John Bankston's '20 Years in the Rainbow Forest'

  • by Robert Brokl
  • Sunday March 3, 2024
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John Bankston's 'Same Boat' (Image courtesy John Bankston/ Rena Branston Gallery)
John Bankston's 'Same Boat' (Image courtesy John Bankston/ Rena Branston Gallery)

The two-decade survey of paintings by John Bankston, now at the Rena Bransten Gallery through April 20, features prime examples of the cartoony figurative work that's brought him renown, along with more recent work reflecting shifts in media, mode of expression and his personal life.

The artist asserts his identity as Black and queer and adds animals (large cats) to the mix, along with humor and nods to gay subculture. The earliest work on view resembles scaled-up coloring books, while his more recent work evokes a faux-naif world of vulnerability, evincing the influence of the Chicago Imagists, whom he encountered while earning an MFA at the School of the Art Institute of Chicago.

John Bankston's 'Midday Idyll' (Image courtesy John Bankston/ Rena Branston Gallery)  

This exhibition is titled "20 Years in the Rainbow Forest," but his airy woodland of stylized trees and flowers is less Sierra Club than Radical Faeries, the gay subculture movement formed in the late 1970s that played with pansexuality, hippie drag and outdoor celebration. (Burning Man may be a more mainstream and heterosexual adaptation of similar anarchic impulses.)

Bankston's escapist playland (not meant pejoratively) may be populated with Black gay men, but his work overlaps with the same narrative tradition of Bay Area feminist trailblazers like Joan Brown and Viola Frey.

As it happens, Bankston worked for a time in Frey's studio, producing figurative ceramic sculpture. Her expressionistic, antic, simplified depictions, so dissimilar to the photo-realists who were also members of the Oakland College College of Arts and Crafts faculty, may be another influence, although Bankston's world is more fantasy-based.

Joan Brown's repetitive use of a stylized version of herself as painter, swimmer, lover, and seeker is echoed in Bankston's use of a male figure, presumably the artist, often solitary and gazing at the viewer. He shares Brown's use of feathery brushstrokes and her fascination and identification with lions and tigers—in his case, as companions, muses and guardians.

John Bankston's 'Pink Sunset' (Image courtesy John Bankston/ Rena Branston Gallery)  

As with Brown, Bankston's humans and animals sometimes blend and merge. Frequently, as seen in the show's signature work, "Same Boat" (2007), figures wear animal skins and furs, more benign costuming or camouflage than spoils of big game hunting.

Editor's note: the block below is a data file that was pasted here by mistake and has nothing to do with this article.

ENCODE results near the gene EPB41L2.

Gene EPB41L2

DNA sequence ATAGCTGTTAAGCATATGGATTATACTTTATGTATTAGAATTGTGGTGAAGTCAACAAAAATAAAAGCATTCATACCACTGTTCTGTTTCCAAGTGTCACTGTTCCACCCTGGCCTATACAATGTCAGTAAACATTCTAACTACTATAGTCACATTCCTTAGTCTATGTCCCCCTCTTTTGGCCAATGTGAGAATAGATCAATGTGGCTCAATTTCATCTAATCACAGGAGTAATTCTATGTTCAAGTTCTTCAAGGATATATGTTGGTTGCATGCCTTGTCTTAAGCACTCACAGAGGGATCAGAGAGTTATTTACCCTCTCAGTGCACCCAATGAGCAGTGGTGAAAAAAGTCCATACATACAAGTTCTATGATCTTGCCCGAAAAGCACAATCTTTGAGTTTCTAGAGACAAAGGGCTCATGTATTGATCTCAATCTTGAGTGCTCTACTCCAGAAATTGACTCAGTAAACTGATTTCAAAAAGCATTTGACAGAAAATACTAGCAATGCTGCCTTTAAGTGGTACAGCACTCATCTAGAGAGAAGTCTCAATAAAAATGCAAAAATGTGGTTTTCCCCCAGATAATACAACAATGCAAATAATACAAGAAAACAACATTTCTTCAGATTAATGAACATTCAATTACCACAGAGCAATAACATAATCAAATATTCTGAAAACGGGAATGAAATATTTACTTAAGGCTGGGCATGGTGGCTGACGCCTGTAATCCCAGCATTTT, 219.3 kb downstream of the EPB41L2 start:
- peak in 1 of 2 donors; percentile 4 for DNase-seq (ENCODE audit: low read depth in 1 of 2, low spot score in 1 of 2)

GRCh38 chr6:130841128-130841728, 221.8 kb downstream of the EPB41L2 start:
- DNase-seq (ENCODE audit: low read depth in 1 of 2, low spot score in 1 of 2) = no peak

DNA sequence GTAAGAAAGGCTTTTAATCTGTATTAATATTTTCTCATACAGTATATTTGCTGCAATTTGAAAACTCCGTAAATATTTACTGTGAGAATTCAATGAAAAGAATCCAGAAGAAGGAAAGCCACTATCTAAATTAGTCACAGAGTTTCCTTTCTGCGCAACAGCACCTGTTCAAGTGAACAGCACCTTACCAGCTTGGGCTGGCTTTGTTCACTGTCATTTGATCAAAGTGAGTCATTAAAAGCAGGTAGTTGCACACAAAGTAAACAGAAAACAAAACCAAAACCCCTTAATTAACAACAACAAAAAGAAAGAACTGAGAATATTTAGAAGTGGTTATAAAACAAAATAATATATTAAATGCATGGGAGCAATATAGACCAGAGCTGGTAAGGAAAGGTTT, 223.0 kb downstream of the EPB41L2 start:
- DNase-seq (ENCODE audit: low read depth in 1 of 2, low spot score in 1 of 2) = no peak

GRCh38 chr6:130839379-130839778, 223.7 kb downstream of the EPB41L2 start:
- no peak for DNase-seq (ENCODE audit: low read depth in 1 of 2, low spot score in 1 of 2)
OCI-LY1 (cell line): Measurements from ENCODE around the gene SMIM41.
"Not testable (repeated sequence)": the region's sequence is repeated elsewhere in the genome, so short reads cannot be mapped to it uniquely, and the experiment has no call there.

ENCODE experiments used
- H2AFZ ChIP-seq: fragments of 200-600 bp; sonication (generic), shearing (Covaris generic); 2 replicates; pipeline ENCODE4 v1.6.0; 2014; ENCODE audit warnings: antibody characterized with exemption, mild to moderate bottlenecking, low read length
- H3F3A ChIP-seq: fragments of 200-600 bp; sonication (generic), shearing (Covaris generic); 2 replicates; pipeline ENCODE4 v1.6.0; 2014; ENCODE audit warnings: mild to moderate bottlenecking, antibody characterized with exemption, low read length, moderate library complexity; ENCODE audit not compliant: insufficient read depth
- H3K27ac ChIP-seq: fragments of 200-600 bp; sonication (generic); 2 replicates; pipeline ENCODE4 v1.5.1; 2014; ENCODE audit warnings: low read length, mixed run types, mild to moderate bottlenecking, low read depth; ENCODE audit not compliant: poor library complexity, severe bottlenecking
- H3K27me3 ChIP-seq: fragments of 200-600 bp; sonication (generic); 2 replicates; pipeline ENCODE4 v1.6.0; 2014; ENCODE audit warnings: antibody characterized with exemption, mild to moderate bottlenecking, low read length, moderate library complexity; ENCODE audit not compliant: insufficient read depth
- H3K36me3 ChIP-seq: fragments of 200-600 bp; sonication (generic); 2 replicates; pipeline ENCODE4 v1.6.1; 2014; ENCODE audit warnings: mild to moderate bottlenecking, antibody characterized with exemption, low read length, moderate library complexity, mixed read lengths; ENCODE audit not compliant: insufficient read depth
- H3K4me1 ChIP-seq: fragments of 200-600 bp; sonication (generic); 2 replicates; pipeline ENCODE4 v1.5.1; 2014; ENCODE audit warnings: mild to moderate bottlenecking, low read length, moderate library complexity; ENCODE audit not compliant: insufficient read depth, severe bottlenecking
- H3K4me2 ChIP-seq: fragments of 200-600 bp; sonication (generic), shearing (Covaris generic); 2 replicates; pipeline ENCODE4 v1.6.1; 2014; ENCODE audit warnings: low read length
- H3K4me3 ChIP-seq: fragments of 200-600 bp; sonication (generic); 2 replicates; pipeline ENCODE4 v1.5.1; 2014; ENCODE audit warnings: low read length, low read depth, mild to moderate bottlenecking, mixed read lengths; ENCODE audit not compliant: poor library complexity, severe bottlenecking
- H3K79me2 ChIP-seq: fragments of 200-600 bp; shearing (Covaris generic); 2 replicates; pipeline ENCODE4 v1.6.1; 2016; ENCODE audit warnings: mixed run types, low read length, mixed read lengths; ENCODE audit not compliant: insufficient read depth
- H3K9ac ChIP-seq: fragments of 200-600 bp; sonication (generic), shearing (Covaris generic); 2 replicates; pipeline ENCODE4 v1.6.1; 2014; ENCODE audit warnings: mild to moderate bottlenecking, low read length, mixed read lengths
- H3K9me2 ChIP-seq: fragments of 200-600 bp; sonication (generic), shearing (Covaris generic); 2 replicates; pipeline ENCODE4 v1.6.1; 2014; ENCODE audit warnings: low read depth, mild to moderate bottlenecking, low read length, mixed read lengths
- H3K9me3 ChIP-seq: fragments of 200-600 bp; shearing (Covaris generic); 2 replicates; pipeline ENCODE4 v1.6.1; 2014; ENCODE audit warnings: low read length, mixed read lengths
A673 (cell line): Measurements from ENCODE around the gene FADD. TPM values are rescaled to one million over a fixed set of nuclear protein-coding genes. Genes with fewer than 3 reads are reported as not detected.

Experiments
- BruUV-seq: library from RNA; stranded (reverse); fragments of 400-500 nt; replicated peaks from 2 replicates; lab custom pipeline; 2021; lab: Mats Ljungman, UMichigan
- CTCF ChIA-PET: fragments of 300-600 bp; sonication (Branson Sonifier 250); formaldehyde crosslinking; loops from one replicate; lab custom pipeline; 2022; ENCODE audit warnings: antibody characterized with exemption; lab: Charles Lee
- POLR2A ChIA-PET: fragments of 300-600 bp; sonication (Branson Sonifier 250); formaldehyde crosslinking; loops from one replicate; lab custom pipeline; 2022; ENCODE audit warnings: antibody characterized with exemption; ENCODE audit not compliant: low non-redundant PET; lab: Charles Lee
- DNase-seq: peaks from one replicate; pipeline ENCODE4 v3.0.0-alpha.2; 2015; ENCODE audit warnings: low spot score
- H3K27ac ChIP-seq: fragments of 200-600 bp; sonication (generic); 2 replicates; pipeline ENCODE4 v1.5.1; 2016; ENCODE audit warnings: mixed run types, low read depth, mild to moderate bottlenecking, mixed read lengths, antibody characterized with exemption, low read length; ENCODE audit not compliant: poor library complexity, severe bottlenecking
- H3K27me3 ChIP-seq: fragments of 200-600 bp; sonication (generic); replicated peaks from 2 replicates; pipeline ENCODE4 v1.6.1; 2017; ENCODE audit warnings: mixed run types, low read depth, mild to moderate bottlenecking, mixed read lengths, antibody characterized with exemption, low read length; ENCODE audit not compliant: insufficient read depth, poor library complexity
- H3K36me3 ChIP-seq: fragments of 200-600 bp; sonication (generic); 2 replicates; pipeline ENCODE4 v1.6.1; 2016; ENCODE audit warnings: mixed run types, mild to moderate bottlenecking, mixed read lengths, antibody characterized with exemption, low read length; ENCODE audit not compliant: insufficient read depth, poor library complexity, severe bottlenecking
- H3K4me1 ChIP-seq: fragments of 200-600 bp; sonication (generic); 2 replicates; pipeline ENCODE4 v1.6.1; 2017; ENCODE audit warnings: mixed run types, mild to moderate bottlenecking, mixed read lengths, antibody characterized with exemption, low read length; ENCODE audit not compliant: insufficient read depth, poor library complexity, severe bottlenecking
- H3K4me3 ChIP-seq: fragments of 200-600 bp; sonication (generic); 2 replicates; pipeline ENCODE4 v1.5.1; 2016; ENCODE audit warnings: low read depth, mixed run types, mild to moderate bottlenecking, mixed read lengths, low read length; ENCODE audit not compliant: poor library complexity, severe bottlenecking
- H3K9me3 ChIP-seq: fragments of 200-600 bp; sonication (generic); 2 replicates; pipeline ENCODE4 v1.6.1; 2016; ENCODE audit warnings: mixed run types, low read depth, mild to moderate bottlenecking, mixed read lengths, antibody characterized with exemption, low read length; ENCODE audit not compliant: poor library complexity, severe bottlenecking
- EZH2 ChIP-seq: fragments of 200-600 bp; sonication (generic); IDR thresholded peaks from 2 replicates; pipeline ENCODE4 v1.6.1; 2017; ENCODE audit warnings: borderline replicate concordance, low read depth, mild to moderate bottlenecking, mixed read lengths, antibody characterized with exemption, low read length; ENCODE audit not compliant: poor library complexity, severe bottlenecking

The "captain" in this painting is a studly Folsom Street leather daddy sporting an eye patch, cap, and vest over a bare torso. Interestingly, Bankston leaves one of his hands uncolored inside a black outline, an arty touch reminiscent of Warhol's silkscreen printing "errors." The same character takes center stage in "Midday Idyll" (2009). Provocatively lounging in a flowery meadow, he's Ferdinand the Bull personified.

Bankston's palette is bright, his "forest" a refuge, not a spooky, nightmarish entrapment. For the most part, his paint-handling is flat, as in a cartoon. One exception is the exuberant gay cowboy send-up "Pink Sunset" (2004) in which he plays with loaded brush strokes and arbitrary, splashy color, even adding blue swatches to a face.

Thematically, these unlikely cowboys wouldn't raise eyebrows in a gay setting. There are gay square dancing groups, after all, but the image resonates in contemporary mainstream culture. Annie Proulx's tragic "Brokeback Mountain" story appeared in 1997, with the Ang Lee movie version following in 2005. Pedro Almodovar revisited the tale and posited a less fatalistic ending in his recent "Strange Way of Life." But Lil Nas X's music video, "Old Town Road," from 2018, aligns most closely with Bankston's campy spoof.

John Bankston's 'Prince 1' (Image courtesy John Bankston/ Rena Branston Gallery)  

Bankston has expressed admiration for the doomed, posthumously elevated Black painter Bob Thompson, whose work was influenced by jazz and noted for simplified, flattened figures with political references. "The Prince 1" (2014) suggests the heroic Haitian liberator and former slave Touissant Louverture, wearing his signature uniform, a dressy "European-style" waistcoat with gold buttons and epaulets. Here, he's more boyish, practicing revolution.

His most recent work reflects the isolation of the pandemic, the George Floyd protests and a milestone birthday (60). The figures, rendered with acrylic and oil pastel —minus the black outlines seen in early works— seem more vulnerable.

Unfortunately, the 2024 suite of acrylic drawings on Carta Pura paper titled "A Walk in the Woods," is not on display. Ask, and the gallerists will gladly show it to you. Like Chinese ink-and-brush paintings, these sepia-toned works, with washes of subtle color, are gems. "#6 A Mournful Dance to the Sound of the Lost Horn" and "#8 Music Makes a Bond" are especially fine.

Good news, camping is explicitly permitted in this Rainbow Forest.

John Bankston's '20 Years in the Rainbow Forest,' through April 20 at Rena Branston Gallery, Minnesota Street Project, 1275 Minnesota St. Open Wed-Sat., 11am-5pm.

Another version of this review appeared in

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